• Darth Chocolate

    Wah, Wah, Wah!

    If you cannot afford those fees, perhaps you should not be staying at a hotel.

    Some people just like to complain about everything.

  • MarkKelling

    “A search of the major hotel websites for their policies on these fees turned up nothing, zilch, nada.”

    I easily found the policy on the Hilton website. It is for each individual hotel listed on the “Hotel Policy page.

    For example the Hilton Hawaiian Village:

    http://www3.hilton. com/en/hotels/hawaii/hilton-hawaiian-village-waikiki-beach-resort-HNLHVHH/about/policies.html

  • Jeff W.

    Aside from the pillow charge (and there usually is an extra pillow in the closet or bottom dresser drawer in most hotels I frequent), none of the charges seem outrageous.

    At least these are not mandatory resort fees. That is something to complain about.

  • VoR61

    If hotels would do a better job of noise control, the preference for distance from the elevator and choice of floor would be a non-factor (for us). But since they don’t, I will continue to expect it at no additional charge.

  • Miami510

    Travel certainly “ain’t what it used to be” From photographing all sides of the rental
    car (including the top… remember the post about scratches on the roof?), to having eyes in the back of your head for sneaky fees, extra fees for special seats, carry-on bags, confirming every reservation with the re-seller as well as the vendor… and attempting to be recognized as a gold, platinum, diamond, frequent ____, elite, status,. Dealing with TSA, long lines, removing shoes, getting x-rayed,and going over your credit card bills with a microscope… it makes one think twice about whether a trip is worth it.

  • Cybrsk8r

    What’s with this whole new crops of trolls?

  • polexia_rogue

    i have yet to have any kind of issue with check in fees. with they can check me in early or they tell me to go away until the normal check in hour.

    and in the instances where i was told to go away, i was never offered the chance to pay in order to check in early (i would have gladly taken it,)

  • Grant Ritchie


  • jet2x2

    What does it cost a hotel to give me a room in a certain part of the hotel if they have available room of the same type that I reserved? Nothing. So the desk person has to check on the computer, so what. It’s a money grab, pure and simple, and they do it because they can and some people will pay. Perhaps there are some incremental costs for the rest of the items – but really, if you’re in the hotel business, shouldn’t those things be factored into your overall costs? Extra pillows? Early departure? Ridiculous – I should be penalized because I might have to check out early for personal reasons? The only one mentioned that might be reasonable is early check in, because it disrupts their cleaning and room staging schedules.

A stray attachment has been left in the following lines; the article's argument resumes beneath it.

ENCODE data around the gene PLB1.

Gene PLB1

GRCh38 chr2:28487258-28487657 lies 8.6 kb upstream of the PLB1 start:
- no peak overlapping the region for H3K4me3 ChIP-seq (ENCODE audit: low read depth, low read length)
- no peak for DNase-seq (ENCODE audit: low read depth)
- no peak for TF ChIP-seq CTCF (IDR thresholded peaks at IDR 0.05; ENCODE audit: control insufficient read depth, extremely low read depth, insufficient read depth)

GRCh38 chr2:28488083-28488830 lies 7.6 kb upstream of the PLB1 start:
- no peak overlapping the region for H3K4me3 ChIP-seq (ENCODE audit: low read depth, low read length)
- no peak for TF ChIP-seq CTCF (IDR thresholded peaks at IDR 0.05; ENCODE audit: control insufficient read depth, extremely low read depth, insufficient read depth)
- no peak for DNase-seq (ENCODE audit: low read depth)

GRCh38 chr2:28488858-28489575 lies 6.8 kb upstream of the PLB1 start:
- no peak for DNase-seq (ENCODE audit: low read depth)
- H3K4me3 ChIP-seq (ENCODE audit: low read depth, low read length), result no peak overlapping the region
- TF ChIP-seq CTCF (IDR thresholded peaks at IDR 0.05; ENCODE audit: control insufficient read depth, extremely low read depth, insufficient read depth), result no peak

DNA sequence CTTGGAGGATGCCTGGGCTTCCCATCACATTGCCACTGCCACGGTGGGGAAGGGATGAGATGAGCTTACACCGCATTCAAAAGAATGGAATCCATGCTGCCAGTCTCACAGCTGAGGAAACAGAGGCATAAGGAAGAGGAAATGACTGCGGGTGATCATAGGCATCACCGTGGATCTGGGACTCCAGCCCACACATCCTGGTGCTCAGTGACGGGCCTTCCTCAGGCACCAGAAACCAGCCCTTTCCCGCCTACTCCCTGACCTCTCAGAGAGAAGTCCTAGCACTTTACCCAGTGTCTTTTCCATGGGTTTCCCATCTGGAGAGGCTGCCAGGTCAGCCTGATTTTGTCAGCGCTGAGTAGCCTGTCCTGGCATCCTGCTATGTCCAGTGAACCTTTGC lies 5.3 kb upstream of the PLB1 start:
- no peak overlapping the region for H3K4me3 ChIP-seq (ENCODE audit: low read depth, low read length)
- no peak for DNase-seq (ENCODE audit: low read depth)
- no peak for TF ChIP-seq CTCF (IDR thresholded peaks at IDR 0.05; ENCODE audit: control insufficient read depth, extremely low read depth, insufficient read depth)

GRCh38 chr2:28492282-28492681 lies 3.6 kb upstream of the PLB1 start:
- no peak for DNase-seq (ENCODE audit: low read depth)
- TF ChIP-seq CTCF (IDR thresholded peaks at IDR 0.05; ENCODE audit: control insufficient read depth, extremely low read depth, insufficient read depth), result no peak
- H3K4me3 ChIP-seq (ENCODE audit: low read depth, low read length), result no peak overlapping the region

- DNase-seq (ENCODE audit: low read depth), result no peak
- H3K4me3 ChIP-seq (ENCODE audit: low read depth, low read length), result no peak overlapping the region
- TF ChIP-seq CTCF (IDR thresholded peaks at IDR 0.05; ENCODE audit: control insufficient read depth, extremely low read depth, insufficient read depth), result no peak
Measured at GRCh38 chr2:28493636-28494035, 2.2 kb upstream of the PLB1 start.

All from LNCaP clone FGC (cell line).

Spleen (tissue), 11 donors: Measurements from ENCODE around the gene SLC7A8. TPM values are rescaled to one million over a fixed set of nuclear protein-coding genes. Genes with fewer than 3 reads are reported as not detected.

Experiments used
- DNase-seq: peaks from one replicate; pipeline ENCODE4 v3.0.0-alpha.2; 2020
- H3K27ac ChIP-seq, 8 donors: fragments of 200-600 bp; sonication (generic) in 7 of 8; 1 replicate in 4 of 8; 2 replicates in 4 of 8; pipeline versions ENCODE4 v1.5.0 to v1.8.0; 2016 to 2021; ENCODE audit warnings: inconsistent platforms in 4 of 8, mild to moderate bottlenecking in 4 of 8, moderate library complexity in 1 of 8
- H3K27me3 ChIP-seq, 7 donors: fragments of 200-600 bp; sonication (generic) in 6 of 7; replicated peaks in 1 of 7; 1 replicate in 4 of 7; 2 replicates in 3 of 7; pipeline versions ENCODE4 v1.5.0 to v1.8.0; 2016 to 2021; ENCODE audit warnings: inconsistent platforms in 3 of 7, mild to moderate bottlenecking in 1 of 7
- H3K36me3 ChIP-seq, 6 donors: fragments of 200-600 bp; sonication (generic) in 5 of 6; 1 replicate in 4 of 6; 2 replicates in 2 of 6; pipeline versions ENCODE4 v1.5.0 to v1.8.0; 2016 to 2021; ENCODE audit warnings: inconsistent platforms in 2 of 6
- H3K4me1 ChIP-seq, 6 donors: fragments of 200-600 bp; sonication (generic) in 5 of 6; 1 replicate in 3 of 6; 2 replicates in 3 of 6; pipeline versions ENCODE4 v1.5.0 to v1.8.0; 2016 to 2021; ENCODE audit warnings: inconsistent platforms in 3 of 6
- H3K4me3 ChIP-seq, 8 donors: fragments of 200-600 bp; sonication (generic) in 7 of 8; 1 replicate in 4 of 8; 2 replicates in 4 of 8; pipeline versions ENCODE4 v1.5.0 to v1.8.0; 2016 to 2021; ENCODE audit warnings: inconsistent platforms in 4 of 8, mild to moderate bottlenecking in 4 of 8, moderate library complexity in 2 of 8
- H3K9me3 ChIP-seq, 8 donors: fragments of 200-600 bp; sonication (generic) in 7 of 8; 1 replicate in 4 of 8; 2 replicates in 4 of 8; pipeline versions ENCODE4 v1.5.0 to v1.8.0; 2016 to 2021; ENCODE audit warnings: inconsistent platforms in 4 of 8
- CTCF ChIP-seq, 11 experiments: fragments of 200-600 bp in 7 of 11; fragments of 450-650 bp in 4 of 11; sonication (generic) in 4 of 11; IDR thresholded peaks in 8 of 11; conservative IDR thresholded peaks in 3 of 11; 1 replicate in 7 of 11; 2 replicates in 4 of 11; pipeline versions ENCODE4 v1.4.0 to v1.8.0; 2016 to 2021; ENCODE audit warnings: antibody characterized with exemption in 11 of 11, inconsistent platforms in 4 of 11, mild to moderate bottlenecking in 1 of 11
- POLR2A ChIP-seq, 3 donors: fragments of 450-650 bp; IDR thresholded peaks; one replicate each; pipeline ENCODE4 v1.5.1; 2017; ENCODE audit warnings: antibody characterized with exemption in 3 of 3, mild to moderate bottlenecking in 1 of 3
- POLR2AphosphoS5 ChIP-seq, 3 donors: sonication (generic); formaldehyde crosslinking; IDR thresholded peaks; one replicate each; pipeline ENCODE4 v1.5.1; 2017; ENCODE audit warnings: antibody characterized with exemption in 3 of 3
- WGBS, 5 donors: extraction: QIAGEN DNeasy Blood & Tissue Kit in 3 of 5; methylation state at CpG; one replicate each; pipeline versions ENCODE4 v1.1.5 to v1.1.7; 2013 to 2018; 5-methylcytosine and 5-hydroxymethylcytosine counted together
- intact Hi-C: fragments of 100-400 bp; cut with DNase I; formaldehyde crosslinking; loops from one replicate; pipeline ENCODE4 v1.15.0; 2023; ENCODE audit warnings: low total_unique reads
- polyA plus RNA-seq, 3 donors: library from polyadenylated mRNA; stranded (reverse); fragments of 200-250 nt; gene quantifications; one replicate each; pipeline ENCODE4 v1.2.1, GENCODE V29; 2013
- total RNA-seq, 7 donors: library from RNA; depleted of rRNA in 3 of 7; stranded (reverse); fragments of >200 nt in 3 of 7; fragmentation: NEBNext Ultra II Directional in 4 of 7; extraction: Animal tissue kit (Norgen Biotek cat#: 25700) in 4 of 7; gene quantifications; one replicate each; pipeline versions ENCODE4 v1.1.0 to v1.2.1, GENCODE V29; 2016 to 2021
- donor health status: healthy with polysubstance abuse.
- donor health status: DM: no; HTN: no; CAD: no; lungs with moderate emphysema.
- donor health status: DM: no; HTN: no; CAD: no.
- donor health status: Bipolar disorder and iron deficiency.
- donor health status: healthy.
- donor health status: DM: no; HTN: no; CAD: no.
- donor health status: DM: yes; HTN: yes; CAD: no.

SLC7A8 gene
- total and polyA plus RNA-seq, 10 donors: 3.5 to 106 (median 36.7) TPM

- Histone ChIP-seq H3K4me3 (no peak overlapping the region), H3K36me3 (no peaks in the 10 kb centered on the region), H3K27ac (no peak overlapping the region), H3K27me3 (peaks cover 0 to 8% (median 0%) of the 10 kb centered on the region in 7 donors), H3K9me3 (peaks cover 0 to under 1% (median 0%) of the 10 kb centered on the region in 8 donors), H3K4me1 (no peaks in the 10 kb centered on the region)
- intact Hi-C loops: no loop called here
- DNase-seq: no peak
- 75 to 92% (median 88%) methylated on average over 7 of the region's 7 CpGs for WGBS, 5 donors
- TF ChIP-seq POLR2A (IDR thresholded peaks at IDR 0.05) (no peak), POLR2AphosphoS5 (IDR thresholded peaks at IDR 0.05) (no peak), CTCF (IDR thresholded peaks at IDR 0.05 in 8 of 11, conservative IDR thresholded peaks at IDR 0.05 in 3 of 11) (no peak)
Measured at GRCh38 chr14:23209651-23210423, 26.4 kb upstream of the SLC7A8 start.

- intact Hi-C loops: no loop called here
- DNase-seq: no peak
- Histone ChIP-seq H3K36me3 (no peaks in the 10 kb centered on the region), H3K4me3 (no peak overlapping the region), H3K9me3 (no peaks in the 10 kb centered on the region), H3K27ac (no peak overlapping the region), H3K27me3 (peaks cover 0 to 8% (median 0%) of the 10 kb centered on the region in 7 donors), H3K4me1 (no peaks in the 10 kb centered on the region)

If you really look at the argument for unbundling – that it is saving people money – the argument falls apart quickly. The hotel is essentially saying “if we don’t charge these fees we will have to add them to everyone’s bill and you will all pay more.” But they cannot tell you how much it actually costs them for these “extras” and how many people ask for them. They don’t have the data because that wasn’t in the equation to start with. This wasn’t a cost/benefit decision, it was a profit-driven one.

    I don’t believe in government regulation when there is sufficient competition in the marketplace to let consumers vote with their wallets. It still exists in the hotel industry in most locations. I also think the market segment that can have the most impact on these fees is business travel. Perhaps someone should do an article about how much these fees cost businesses. Wall Street loves these fees because they make airlines and hotels more profitable – but surely they are cutting into the profitability of businesses that rely on travel (?) Or perhaps a lot of businesses have figured this out and are cutting deals to avoid the fees. I know my corporate travel agency did that for conferences and long-term training hotel stays.